US President Joe Biden has signed his sweeping $1.9 trillion Covid-19 economic relief package.
The plan will send direct payments of up to $1,400 to most Americans. Direct deposits will start hitting Americans’ bank accounts as soon as this weekend, White House press secretary Jen Psaki said Thursday.
"This historic legislation is about rebuilding the backbone of this country and giving people in this nation, working people, middle class folks, people who built the country, a fighting chance," Biden said in the Oval Office before signing the legislation.
The bill will also extend a $300 per week unemployment insurance boost until 6 September and expand the child tax credit for a year. It will also put nearly $20 billion into Covid-19 vaccinations, $25 billion into rental and utility assistance, and $350 billion into state, local and tribal relief.
Congress on Wednesday passed the relief package, which has been Biden's first and most pressing legislative priority since taking office in January.
Republicans called the proposal unfit for the moment as Covid-19 vaccinations pick up and more states move toward reopening their economies.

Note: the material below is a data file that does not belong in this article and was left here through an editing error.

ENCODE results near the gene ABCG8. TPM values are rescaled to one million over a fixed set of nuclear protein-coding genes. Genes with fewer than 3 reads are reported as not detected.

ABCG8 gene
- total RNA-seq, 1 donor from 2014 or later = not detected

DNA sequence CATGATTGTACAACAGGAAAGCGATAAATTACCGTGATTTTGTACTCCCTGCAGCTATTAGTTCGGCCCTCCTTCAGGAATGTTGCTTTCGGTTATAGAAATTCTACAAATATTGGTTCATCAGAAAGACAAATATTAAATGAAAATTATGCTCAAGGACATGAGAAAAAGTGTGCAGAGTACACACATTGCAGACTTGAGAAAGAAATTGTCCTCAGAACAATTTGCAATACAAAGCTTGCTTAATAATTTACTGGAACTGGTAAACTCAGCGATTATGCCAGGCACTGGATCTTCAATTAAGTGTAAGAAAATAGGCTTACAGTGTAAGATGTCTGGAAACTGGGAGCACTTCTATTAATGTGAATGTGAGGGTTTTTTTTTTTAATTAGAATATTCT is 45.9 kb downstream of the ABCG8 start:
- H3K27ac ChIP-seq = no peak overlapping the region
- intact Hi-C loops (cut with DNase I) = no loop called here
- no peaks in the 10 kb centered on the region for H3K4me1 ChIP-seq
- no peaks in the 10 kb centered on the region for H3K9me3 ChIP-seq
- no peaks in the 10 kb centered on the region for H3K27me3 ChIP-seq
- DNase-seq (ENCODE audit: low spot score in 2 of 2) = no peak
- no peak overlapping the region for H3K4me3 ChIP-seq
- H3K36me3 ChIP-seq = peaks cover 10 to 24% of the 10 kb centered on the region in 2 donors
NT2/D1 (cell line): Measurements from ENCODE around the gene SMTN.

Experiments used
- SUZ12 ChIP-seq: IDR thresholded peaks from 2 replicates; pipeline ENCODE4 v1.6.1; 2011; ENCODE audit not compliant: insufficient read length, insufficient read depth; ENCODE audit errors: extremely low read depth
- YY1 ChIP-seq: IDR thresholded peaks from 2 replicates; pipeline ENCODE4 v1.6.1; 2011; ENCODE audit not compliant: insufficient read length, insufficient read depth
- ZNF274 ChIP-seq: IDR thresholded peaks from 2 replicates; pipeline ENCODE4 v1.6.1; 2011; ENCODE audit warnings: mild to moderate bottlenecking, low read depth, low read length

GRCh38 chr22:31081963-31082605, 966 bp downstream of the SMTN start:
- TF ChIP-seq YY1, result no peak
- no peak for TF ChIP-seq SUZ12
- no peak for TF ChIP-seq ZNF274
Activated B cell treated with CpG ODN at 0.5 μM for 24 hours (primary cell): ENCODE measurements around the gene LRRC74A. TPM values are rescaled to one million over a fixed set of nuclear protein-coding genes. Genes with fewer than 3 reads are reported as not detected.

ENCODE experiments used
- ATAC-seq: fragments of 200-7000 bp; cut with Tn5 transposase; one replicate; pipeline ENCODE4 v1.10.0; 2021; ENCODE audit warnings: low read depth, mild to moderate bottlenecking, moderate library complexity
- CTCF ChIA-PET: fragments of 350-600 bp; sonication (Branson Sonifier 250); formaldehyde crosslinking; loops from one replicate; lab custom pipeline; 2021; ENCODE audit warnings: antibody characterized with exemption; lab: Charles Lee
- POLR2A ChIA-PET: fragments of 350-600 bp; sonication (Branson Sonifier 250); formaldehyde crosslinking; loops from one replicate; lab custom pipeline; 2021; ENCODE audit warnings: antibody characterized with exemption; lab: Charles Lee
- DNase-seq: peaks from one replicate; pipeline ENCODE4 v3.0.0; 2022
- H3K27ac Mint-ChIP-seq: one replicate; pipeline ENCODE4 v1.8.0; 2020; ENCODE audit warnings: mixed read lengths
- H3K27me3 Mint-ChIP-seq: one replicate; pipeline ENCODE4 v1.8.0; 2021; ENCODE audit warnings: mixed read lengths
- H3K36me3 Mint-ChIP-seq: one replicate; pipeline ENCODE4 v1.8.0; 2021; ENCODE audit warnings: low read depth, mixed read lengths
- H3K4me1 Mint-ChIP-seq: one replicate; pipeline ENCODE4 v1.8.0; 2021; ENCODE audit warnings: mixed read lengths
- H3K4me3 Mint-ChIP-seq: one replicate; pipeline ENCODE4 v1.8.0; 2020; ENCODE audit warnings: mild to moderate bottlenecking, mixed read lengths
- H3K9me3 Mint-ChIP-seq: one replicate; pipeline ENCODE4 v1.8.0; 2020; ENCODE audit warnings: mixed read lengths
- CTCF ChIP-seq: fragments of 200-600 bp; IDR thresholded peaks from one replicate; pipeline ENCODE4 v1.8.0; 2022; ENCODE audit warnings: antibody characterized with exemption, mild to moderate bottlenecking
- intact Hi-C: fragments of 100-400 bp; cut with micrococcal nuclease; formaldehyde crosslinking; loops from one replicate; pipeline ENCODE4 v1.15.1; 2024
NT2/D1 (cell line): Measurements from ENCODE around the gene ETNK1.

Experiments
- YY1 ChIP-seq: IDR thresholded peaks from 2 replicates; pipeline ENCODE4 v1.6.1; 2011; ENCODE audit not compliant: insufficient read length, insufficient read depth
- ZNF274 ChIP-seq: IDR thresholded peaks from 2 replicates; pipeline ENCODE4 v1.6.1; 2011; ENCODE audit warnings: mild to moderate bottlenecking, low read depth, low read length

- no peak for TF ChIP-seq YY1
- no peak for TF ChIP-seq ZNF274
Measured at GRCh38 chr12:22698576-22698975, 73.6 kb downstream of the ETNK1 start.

More than 529,400 Americans have died from Covid-19 as of Thursday afternoon, according to Johns Hopkins University.
Biden's Covid-19 relief package provides $14 billion for researching, developing, distributing, administering and strengthening confidence in vaccines.
The legislation will also increase the maximum Supplemental Nutrition Assistance Program benefit by 15% through September and direct nearly $30 billion to restaurants. It will send more than $120 billion to K-12 schools.
More than 95.7 million Covid-19 vaccine doses have been administered across the nation, according to the US Centers for Disease Control and Prevention. There are three Covid-19 vaccines that have received emergency use authorisation from the US Food and Drug Administration from Pfizer/BioNTech, Moderna and Johnson & Johnson.